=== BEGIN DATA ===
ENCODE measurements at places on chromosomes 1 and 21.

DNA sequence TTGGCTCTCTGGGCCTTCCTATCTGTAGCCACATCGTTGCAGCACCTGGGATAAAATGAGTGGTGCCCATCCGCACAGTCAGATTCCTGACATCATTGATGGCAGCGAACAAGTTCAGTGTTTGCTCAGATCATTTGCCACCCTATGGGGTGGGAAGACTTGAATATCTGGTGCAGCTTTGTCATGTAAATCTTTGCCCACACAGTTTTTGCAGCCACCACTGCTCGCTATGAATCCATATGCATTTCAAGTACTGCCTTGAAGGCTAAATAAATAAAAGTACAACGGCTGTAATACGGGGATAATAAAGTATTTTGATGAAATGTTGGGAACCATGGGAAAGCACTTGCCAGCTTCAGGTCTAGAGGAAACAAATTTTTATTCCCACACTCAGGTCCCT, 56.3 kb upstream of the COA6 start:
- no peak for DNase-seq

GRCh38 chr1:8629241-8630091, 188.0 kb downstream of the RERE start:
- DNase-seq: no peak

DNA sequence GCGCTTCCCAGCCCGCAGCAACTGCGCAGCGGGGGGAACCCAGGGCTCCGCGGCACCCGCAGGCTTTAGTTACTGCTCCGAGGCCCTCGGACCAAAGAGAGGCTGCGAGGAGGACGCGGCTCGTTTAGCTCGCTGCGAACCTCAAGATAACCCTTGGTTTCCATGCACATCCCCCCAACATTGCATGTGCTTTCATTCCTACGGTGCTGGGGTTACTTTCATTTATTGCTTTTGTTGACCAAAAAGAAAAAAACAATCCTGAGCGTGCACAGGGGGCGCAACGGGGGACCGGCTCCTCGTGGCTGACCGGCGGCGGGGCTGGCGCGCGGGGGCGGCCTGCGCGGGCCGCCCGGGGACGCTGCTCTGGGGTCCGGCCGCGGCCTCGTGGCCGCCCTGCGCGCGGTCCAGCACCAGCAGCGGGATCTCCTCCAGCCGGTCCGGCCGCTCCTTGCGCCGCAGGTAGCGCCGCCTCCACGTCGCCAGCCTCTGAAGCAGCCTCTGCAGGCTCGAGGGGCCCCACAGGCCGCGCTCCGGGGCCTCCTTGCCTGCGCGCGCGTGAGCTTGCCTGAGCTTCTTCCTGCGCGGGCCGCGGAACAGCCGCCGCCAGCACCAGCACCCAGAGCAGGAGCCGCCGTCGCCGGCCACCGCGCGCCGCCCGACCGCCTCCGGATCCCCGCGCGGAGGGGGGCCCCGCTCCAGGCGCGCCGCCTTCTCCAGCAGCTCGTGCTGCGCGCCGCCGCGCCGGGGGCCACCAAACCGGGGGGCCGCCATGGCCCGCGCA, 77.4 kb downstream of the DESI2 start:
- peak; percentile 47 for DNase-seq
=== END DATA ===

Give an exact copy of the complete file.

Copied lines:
ENCODE measurements at places on chromosomes 1 and 21.

DNA sequence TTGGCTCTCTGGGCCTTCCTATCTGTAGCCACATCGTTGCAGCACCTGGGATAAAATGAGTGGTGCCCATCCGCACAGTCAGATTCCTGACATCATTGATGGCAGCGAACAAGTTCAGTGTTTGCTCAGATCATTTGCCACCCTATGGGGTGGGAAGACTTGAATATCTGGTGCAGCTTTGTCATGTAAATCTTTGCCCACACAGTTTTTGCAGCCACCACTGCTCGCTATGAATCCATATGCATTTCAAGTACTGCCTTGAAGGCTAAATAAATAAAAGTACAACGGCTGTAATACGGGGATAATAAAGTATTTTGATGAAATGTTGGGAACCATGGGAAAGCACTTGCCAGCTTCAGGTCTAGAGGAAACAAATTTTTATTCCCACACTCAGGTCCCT, 56.3 kb upstream of the COA6 start:
- no peak for DNase-seq

GRCh38 chr1:8629241-8630091, 188.0 kb downstream of the RERE start:
- DNase-seq: no peak

DNA sequence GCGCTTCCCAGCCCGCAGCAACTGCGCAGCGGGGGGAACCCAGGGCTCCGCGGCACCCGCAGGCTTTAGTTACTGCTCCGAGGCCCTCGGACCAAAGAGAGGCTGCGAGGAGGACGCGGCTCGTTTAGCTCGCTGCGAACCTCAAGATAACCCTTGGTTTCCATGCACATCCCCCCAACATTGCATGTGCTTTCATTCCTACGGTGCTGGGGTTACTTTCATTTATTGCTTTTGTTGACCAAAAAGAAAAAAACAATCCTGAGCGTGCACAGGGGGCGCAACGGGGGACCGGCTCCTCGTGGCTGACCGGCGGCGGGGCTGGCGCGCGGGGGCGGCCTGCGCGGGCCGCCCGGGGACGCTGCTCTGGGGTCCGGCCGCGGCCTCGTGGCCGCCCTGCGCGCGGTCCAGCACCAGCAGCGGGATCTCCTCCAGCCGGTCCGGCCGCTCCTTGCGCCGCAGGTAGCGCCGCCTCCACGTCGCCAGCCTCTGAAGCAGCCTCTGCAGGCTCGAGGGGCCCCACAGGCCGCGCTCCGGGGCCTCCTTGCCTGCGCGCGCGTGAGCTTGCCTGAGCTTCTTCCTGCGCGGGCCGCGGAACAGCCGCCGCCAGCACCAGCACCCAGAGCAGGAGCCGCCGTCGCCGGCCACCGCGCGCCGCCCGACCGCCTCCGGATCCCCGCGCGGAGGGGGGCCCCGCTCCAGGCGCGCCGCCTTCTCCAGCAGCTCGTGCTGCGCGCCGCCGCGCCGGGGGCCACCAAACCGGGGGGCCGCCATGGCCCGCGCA, 77.4 kb downstream of the DESI2 start:
- peak; percentile 47 for DNase-seq